Bandarian graduated with a B.S. from California State University-Los Angeles in 1992 then went on to get his Ph.D. at the University of Wisconsin-Madison in 1998 followed by an NIH postdoctoral fellowship at the University of Michigan.

ACS began this fellowship tradition in 2009 as a way to recognize and honor ACS members for outstanding achievements and contributions to science. Read more about the American Chemical Society and the 42 selected fellows here.

Originally announced on

AAAS Membership

Valeria Molinero elected to the american academy of arts and sciences

Valeria Molinero, Distinguished Professor and Jack and Peg Simons Endowed Professor of Theoretical Chemistry, is among the 252 newly elected members of the American Academy of Arts and Sciences. The Academy honors excellence and convenes leaders from every field of human endeavor to examine new ideas, address issues of importance to the nation and the world and work together.

Among those joining Molinero in the Class of 2021 are neuroscientist and CNN medical correspondent Sanjay K. Gupta, Pulitzer Prize-winning investigative journalist Nikole Hannah-Jones of the New York Times and media entrepreneur Oprah Winfrey.

Molinero joins 16 other members affiliated with the U, including Nobel laureate Mario Capecchi, Huntsman Cancer Institute CEO Mary Beckerle and Distinguished Professor of Anthropology Kristen Hawkes. The U’s first member was chemist and National Medal of Science recipient Henry Eyring, elected in 1958. Molinero currently directs a center for theoretical chemistry named for Eyring.

“I am surprised and elated by this recognition,” Molinero said. “My most pervasive feeling is gratitude:  to my trainees and collaborators for sharing with me the joy of science and discovery, to my colleagues and scientific community for their encouragement and recognition, and to the University of Utah for the support that has provided me throughout all my independent career.”

Molinero and her lab use computational simulations to understand the molecule-by-molecule process of how ice forms and how polymers, proteins and other compounds can either aid or inhibit the formation of ice. In 2019, the U awarded her its Distinguished Scholarly and Creative Research Award. In 2020, she and her colleagues received the Cozzarelli Prize from the journal Proceedings of the National Academy of Sciences for finding that the smallest nanodroplet of water that can form ice is around 90 molecules. Their research has application ranging from climate modeling to achieving the perfect texture of ice cream.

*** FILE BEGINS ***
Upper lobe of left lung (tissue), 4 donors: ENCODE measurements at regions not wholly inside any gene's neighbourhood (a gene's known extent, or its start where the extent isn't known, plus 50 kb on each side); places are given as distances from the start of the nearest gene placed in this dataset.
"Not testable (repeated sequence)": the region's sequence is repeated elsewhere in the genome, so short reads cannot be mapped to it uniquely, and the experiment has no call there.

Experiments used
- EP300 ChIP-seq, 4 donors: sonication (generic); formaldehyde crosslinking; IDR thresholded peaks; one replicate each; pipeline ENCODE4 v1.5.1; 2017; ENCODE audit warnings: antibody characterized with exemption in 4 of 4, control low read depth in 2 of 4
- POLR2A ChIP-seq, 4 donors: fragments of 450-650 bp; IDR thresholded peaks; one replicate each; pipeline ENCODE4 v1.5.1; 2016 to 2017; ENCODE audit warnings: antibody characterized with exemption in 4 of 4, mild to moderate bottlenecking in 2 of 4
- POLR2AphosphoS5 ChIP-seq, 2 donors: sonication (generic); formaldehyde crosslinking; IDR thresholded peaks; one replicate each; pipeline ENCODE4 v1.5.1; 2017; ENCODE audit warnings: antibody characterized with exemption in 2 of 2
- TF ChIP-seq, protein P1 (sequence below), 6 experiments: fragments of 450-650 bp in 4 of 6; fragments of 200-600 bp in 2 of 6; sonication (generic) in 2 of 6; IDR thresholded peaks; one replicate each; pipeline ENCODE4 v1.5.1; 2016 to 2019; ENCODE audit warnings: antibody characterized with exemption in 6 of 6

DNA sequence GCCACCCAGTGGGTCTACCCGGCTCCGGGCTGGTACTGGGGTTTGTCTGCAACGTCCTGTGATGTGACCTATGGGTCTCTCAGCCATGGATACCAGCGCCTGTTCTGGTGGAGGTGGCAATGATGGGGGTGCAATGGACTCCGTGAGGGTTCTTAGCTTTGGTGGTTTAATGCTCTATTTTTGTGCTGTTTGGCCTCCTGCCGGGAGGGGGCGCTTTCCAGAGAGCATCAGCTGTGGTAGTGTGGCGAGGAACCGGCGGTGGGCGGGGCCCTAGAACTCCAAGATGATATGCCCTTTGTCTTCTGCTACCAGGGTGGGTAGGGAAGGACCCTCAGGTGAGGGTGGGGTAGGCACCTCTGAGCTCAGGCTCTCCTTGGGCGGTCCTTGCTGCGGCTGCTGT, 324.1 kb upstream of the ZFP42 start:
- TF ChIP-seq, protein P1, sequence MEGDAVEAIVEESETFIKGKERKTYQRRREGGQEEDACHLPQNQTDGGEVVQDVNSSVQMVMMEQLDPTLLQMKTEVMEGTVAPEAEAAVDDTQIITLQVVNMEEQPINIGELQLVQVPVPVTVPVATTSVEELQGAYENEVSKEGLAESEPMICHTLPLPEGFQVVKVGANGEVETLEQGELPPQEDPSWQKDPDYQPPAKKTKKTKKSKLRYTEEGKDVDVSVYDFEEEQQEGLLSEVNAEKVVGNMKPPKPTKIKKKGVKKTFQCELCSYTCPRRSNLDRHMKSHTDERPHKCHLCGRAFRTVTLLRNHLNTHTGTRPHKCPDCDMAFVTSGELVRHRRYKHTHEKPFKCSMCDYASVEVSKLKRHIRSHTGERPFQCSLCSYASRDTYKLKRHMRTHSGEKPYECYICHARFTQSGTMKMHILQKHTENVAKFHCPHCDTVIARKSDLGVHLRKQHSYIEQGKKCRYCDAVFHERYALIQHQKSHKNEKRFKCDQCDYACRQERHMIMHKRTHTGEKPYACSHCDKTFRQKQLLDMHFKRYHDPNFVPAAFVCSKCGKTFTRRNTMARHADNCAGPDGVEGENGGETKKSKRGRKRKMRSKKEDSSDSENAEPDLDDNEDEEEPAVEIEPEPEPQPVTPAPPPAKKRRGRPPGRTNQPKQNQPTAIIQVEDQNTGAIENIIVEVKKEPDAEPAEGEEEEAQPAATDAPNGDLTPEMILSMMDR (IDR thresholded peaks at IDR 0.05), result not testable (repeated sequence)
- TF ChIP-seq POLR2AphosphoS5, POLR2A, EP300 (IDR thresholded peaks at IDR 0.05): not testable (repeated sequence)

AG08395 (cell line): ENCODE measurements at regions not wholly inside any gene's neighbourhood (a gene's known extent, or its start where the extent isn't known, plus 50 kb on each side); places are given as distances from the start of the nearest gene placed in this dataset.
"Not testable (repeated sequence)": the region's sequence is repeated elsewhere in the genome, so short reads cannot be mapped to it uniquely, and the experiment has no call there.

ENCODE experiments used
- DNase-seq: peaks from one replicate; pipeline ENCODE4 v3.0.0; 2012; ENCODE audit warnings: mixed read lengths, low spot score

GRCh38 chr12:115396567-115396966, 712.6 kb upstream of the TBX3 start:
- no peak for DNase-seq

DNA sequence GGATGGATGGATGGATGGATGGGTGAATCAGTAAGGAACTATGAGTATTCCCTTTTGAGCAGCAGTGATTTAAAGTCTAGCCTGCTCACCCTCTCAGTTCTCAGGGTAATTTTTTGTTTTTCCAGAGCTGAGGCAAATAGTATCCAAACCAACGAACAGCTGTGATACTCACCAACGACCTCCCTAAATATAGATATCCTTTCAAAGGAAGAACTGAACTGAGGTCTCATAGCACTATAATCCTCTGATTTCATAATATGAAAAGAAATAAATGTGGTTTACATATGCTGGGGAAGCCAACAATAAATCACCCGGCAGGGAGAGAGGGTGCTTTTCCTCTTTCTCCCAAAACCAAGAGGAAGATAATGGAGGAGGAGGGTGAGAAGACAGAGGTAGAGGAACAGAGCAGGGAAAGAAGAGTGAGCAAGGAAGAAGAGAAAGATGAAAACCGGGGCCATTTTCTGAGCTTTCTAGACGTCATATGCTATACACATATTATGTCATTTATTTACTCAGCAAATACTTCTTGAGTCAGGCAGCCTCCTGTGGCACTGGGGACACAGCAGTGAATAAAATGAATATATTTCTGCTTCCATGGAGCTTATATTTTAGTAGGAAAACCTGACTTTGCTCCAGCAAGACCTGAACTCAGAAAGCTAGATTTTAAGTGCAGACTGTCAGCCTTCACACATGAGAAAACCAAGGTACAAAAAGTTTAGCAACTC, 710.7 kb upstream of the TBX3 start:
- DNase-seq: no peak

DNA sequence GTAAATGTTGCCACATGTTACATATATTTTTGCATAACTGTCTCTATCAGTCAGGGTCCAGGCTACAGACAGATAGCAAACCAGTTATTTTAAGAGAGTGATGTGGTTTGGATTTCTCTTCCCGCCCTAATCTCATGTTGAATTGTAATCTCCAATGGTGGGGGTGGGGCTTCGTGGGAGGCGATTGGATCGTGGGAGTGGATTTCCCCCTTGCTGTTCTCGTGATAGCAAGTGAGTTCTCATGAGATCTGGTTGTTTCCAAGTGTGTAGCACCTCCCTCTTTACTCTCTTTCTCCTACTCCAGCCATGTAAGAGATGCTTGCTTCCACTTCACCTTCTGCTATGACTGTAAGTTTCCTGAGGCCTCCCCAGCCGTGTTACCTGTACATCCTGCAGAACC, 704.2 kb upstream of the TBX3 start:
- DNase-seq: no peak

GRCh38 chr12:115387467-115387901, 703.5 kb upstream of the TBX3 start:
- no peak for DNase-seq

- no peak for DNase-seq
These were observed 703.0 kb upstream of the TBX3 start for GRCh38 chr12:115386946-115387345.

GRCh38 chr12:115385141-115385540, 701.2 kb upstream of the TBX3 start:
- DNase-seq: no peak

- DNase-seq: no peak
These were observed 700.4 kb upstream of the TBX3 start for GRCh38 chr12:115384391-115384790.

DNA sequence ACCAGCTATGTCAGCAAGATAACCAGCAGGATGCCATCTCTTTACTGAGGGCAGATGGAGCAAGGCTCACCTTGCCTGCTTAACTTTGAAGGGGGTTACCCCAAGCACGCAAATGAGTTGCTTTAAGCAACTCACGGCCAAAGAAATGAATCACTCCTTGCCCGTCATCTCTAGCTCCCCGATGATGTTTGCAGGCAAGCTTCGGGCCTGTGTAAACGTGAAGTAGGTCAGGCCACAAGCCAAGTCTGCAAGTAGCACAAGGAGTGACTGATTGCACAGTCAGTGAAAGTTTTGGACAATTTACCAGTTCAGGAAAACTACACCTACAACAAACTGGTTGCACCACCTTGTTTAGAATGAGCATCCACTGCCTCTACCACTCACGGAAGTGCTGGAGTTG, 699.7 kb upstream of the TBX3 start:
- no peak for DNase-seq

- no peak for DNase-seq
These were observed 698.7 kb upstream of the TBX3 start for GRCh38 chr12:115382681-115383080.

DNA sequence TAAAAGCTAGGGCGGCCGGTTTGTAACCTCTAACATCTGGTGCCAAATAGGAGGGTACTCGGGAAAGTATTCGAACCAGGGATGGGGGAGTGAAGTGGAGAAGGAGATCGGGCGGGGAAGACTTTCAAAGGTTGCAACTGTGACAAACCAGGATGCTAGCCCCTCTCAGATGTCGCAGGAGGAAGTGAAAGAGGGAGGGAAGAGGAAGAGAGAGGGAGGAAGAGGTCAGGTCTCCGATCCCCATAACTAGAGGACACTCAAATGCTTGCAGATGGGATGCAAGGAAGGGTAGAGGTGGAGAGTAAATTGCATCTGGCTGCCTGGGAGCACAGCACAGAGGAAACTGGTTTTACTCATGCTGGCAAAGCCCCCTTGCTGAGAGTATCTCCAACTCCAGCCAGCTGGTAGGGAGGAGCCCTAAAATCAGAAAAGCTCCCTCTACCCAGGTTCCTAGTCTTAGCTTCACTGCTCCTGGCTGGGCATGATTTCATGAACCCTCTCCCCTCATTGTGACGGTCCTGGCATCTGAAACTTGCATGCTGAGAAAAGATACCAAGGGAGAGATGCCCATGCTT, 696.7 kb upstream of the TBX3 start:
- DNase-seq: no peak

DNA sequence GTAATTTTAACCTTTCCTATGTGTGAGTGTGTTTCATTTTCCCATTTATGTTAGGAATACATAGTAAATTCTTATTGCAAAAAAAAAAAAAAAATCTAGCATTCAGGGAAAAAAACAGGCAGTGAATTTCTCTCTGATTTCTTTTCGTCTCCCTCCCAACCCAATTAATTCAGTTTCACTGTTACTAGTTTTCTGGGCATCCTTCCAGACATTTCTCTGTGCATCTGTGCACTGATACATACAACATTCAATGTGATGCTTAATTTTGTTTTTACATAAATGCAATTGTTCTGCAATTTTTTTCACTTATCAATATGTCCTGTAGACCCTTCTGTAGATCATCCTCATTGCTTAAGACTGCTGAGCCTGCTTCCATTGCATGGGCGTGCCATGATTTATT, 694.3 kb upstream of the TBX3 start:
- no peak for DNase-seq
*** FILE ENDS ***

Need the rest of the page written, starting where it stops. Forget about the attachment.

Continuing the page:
“This is not surprising, as Vale is just an outstanding scientist and colleague,” said Matt Sigman, chemistry department chair.

“Vale Molinero is among the most influential theoretical and computational chemists of her generation,” said Peter Trapa, dean of the College of Science. “ Today’s announcement is a fitting recognition of her exceptional career.”

The College of Science now features eight Academy members, including five from the Department of Chemistry.

The Academy was founded in 1780 by John Adams, John Hancock and others who believed the new republic should honor exceptionally accomplished individuals and engage them in advancing the public good. Studies compiled by the Academy have helped set the direction of research and analysis in science and technology policy, global security and international affairs, social policy, education and the humanities.

Current Academy members represent today’s innovative thinkers in every field and profession, including more than 250 Nobel and Pulitzer Prize winners.

first published by Paul Gabrielson in @theU